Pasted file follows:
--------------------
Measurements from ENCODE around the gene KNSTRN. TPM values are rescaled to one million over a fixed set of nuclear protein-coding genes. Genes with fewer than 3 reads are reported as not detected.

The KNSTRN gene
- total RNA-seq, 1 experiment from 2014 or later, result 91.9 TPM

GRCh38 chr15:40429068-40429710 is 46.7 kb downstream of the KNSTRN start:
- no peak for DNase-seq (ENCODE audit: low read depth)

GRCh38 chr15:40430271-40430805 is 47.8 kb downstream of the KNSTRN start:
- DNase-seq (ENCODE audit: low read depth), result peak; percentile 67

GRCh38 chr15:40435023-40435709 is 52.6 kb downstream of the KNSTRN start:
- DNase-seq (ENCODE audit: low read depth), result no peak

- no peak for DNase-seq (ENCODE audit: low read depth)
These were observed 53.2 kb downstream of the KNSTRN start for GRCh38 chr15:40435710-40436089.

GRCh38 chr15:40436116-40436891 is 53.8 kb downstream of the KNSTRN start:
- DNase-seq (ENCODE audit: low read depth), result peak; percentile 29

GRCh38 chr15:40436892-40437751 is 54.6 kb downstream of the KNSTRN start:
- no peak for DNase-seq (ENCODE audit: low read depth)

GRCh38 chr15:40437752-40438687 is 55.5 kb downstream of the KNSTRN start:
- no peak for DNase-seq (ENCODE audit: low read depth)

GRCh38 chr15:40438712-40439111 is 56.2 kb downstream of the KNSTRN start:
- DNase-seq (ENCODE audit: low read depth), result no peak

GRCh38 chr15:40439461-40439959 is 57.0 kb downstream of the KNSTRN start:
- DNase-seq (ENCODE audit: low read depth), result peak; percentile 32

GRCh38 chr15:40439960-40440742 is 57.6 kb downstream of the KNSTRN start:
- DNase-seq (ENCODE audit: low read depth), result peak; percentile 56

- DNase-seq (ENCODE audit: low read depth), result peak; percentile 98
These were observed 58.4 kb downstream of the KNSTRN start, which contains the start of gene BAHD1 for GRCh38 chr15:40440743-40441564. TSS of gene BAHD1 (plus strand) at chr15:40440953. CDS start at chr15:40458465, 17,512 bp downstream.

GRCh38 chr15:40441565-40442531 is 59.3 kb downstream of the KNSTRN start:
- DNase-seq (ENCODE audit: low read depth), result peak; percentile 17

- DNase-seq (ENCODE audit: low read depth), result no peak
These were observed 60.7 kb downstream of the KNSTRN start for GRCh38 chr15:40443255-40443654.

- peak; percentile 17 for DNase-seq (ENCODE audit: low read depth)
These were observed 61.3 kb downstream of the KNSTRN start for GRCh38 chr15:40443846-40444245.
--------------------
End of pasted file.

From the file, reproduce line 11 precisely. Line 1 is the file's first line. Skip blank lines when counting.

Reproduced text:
These were observed 53.2 kb downstream of the KNSTRN start for GRCh38 chr15:40435710-40436089.